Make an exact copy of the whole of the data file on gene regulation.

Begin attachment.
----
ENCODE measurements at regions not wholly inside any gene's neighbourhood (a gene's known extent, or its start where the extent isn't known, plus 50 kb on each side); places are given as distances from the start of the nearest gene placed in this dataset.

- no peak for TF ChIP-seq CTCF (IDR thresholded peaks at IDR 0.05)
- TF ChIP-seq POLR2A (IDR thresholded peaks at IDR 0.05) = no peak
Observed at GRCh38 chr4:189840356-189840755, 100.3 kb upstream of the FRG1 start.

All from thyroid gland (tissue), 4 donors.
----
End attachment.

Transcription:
ENCODE measurements at regions not wholly inside any gene's neighbourhood (a gene's known extent, or its start where the extent isn't known, plus 50 kb on each side); places are given as distances from the start of the nearest gene placed in this dataset.

- no peak for TF ChIP-seq CTCF (IDR thresholded peaks at IDR 0.05)
- TF ChIP-seq POLR2A (IDR thresholded peaks at IDR 0.05) = no peak
Observed at GRCh38 chr4:189840356-189840755, 100.3 kb upstream of the FRG1 start.

All from thyroid gland (tissue), 4 donors.